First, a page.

Comcast on the Defensive

Two weeks before the Federal Communication Commission meets to decide whether or not to issue an enforcement order against Comcast for throttling peer-to-peer traffic, not-for-profit group Free Press has accused the ISP of throttling P2P traffic not only when the network is congested, but whenever that traffic reaches a predefined level. Sort of like a golf club that allows a certain number of women in to keep the activists at bay, but no one beyond that number, even if the links are empty.

Free Press also said Comcast’s most recent network upgrades were a sham, with the cable company upgrading modems, but nothing in the core network. The interest group filed its statements with the FCC in response to filings Comcast made defending itself against the enforcement action. As Comcast spokeswoman Sena Fitzmaurice noted to me, the company has consistently admitted that it “manages traffic” (although it denies blocking it altogether). She also said that the ISP has a threshold beyond which it manages P2P traffic, but that 90 percent of the P2P traffic is unaffected by that management. Read More about Comcast on the Defensive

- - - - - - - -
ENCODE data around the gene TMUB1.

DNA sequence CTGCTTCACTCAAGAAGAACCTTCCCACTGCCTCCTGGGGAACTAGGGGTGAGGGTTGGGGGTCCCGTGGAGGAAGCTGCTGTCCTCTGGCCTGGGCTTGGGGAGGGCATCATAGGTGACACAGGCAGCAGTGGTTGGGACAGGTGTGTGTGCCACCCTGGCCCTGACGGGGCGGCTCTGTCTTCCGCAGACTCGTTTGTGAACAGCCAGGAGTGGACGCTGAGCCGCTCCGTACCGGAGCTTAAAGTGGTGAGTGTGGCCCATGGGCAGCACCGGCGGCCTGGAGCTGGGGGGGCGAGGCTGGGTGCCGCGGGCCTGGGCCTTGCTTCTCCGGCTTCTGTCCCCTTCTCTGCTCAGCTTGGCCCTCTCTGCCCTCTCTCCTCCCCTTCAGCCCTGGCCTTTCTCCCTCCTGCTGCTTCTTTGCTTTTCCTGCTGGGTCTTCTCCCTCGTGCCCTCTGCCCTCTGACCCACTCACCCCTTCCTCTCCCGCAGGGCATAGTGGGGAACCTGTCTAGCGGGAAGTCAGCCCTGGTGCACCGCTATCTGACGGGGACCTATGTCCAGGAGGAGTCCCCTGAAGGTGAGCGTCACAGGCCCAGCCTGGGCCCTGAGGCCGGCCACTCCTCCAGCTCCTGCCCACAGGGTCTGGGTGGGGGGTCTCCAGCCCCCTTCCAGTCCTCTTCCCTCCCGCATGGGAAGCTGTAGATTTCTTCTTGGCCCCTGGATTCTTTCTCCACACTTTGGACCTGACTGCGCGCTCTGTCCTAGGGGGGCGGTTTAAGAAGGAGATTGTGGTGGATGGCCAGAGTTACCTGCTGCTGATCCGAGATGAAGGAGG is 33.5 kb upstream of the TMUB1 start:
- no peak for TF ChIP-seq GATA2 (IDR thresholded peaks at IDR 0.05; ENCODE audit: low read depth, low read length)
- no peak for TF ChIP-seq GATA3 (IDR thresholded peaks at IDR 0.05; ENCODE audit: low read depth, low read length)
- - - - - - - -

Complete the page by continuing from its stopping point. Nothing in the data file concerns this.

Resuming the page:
Internet Watchdogs Attack NebuAd

Two non-profit organizations, Free Press and Public Knowledge, have ridden down the data trail of ad insertion technology provided by NebuAd and declared that it violates “several fundamental expectations of Internet privacy, security and standards-based interoperability.” In a report published today, the two compare NebuAd to malware and accuse it of Internet wiretapping.

NebuAd provides a deep-packet inspection appliance that sits on the network of an ISP. The appliance tracks information about the type of sites a user visits and serves up ads against that information. The company got a lot of attention after Charter Communications signed a deal to test the technology. Read More about Internet Watchdogs Attack NebuAd